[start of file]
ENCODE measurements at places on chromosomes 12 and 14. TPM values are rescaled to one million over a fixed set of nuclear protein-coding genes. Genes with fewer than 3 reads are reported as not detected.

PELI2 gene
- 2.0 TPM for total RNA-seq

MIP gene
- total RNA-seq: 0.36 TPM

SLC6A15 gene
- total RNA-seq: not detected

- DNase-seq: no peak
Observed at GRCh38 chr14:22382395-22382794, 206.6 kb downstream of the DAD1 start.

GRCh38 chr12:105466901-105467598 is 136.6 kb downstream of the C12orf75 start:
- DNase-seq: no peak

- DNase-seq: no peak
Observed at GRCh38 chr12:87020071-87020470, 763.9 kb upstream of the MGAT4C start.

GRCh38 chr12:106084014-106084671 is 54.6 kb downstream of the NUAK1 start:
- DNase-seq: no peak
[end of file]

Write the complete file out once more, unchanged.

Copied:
ENCODE measurements at places on chromosomes 12 and 14. TPM values are rescaled to one million over a fixed set of nuclear protein-coding genes. Genes with fewer than 3 reads are reported as not detected.

PELI2 gene
- 2.0 TPM for total RNA-seq

MIP gene
- total RNA-seq: 0.36 TPM

SLC6A15 gene
- total RNA-seq: not detected

- DNase-seq: no peak
Observed at GRCh38 chr14:22382395-22382794, 206.6 kb downstream of the DAD1 start.

GRCh38 chr12:105466901-105467598 is 136.6 kb downstream of the C12orf75 start:
- DNase-seq: no peak

- DNase-seq: no peak
Observed at GRCh38 chr12:87020071-87020470, 763.9 kb upstream of the MGAT4C start.

GRCh38 chr12:106084014-106084671 is 54.6 kb downstream of the NUAK1 start:
- DNase-seq: no peak